Some Nigerians have spoken out against the Federal Government’s proposed ban on the consumption of cooked cow skin, also known as ponmo.
Recall that Prof. Muhammad Yakubu, Director General of the Nigerian Institute of Leather and Science Technology, Zaria, recently stated that the institute and other stakeholders would approach the National Assembly and state governments to establish legislation prohibiting the consumption of cow skin.
According to him, the decision is intended to revitalize the country’s dormant tanneries and leather industry.
He claimed it had no nutritional value and should be banned in order to save the industry and boost the economy.
However, some consumers, traders, and experts who spoke to our correspondent separately said that prohibiting ponmo would exacerbate economic hardship for the poor.
Because of the high cost of the protein, one consumer, Rukayat Ishola, said she was substituting ponmo for beef and fish.
“Personally, I like ponmo,” she said. Because meat and fish are expensive, many of us now eat them. It is also beneficial to the elderly. If you have N200, you can buy ponmo, which serves five people, whereas the cheapest beef is N1,000 and comes in five pieces or less.
“If the government decides to ban it, they want to starve the people because people who don’t have money for meat will buy ponmo.” I buy in bulk, fry it and store it for later use, and my children occasionally bring it to school.
Titilayo Oyinlola, an Ibadan-based consumer, added, “I will advise them not to ban it because a lot of us can’t do without eating it, not only because we enjoy it but also because it saves money.”
“For example, when I came here to buy things, my initial plan was to buy N2,000 in fish, but when I saw the size of fish they offered me, I had to change my mind.” So I decided to spend N1,700 on two Titus fish at N700 each and one ponmo at N300. Things are difficult, my brother, and one must work within a budget.”
Rasaq Balikis, Chief Executive Officer of Bimras Catering Services, said that when planning events, it is best to mix ponmo with meat or fish to save money.
“On most occasions, people don’t like vegetables unless they’re garnished with ponmo and dried fish. People want to experience a different flavor when eating vegetables, which ponmo and dried fish provide.
According to a dietitian, ponmo contains beneficial nutrients.
“It also saves money when planning events because instead of serving two meats, you can serve one ponmo, one meat, or one fish.”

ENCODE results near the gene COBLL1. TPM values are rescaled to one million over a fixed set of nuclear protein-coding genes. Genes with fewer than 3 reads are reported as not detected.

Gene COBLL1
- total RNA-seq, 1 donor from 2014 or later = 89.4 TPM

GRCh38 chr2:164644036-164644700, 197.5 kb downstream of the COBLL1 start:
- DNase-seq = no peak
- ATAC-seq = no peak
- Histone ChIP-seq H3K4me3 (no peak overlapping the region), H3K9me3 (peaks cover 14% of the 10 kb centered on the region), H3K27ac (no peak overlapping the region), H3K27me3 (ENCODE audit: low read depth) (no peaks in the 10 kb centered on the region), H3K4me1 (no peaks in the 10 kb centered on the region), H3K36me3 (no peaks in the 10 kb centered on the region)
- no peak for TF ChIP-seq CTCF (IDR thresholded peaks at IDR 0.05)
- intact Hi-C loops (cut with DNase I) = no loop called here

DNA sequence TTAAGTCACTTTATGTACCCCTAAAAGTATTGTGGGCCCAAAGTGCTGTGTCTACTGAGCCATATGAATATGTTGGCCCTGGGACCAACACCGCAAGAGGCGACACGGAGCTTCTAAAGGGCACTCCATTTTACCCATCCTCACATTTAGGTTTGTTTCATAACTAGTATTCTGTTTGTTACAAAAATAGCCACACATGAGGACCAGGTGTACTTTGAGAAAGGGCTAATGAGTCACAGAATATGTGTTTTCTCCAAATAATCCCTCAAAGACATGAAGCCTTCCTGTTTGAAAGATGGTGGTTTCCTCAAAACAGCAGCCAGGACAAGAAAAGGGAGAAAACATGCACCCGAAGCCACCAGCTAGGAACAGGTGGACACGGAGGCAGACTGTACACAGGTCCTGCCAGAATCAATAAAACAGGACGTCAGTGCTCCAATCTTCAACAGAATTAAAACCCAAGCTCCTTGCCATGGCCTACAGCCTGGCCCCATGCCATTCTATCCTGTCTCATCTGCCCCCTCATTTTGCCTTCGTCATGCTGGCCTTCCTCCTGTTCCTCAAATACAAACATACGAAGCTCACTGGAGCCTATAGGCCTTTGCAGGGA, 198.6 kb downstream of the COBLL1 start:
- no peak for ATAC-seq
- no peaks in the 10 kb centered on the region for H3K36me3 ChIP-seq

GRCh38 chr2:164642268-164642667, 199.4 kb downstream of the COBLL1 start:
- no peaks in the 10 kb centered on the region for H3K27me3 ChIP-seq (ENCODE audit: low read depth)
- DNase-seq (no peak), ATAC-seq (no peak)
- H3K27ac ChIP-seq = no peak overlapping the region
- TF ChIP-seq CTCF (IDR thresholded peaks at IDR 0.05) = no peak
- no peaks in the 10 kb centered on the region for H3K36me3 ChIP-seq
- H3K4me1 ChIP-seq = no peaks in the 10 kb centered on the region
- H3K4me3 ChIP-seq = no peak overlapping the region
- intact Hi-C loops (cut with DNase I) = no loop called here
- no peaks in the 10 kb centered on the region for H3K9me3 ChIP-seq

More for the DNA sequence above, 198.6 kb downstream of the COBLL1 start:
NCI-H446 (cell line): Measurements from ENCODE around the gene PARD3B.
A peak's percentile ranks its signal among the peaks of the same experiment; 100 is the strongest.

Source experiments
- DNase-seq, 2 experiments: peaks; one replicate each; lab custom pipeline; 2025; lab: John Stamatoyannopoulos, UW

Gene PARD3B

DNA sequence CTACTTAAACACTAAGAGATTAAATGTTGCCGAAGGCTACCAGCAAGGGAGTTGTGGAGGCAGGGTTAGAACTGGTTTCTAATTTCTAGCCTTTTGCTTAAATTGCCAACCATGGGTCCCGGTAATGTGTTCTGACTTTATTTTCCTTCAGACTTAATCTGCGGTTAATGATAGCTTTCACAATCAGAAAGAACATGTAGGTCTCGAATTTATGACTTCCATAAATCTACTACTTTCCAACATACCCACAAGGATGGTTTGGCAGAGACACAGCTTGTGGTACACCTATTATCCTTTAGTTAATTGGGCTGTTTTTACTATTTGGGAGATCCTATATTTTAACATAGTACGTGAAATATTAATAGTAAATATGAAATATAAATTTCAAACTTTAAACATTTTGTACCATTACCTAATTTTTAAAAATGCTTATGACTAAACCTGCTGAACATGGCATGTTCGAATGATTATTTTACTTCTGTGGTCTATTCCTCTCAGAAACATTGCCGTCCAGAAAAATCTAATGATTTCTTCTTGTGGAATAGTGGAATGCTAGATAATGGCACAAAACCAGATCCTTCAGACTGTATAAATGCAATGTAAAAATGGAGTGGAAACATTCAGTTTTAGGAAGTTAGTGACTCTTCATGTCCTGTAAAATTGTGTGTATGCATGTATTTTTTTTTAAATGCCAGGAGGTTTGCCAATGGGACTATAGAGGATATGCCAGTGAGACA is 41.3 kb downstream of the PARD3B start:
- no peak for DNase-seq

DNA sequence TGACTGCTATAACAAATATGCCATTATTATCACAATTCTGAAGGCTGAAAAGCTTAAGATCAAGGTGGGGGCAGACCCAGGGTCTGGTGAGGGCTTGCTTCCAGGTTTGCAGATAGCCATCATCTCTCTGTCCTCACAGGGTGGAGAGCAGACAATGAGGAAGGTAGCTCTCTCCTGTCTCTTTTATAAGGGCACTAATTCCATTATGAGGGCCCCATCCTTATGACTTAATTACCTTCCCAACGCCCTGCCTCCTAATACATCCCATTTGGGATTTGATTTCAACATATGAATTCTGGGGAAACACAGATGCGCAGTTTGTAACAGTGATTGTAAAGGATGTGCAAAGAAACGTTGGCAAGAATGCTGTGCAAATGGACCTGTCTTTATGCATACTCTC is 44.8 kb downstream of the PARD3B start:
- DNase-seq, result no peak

“Assuming you’re having a party and spent N100,000 on meat, if you realize it’s not enough, you can buy one bag of ponmo, which is about 60 pieces, to substitute it and it’ll be fine.” So prohibiting it will have a significant impact on Nigerians,” she added.
Fatimah Sulaiman, another caterer, emphasized that eating cow skin was mostly required by the elderly, adding that medical doctors would always recommend it for the elderly who were at risk of eating beef.
She insisted that such a ban would leave such people with no choice.
Kabiru Agbon, a cow skin trader, said that prohibiting the consumption of ponmo would mean the loss of his livelihood.
“As far as I know, ponmo is for eating; there’s also a white one called bokoto.” Why would the government want to prohibit this right now? Don’t you realize that banning it is an attempt to cause problems and eliminate a source of income for many of us? It’s simply not possible.”
In the same vein, Ishola Olalekan, Chairman, Butcher and Meat Sellers Association, Bola Ige International Market, Ibadan, stated that any attempt to ban the consumption of cow skin would not only harm consumers, but would also eliminate jobs for some Nigerians.
“Our fathers used cow skin primarily for praying mats and other leather forms in the past.” No one ate it before civilization, but as civilization advanced, people began to process it for consumption. Because many Nigerians consume it on a daily basis, prohibiting it will have a significant impact on a large number of people.
“There are people who rely on processing and another group in charge of sales before you get to those who consume it.” “What will they do after the ban?” Olalekan wondered.
Queen Orji, an expert and dietician at Diadem Nutrition and Dietic Consult, believes that banning ponmo to revitalize the leather industry is unjustifiable, pointing out that while it did not contain protein, it served as food for many Nigerians.
According to her, the ban on the food item, which is popular in the country’s eastern and western regions, is an attempt to deny the majority of poor people access to cheap cow skin.
“Ponmo is cheap and affordable, and for many people, eating it with food is similar to taking beef.” People enjoy it despite the fact that it contains no protein or fat. “I’m sure many people will be upset if they ban it,” Orji said.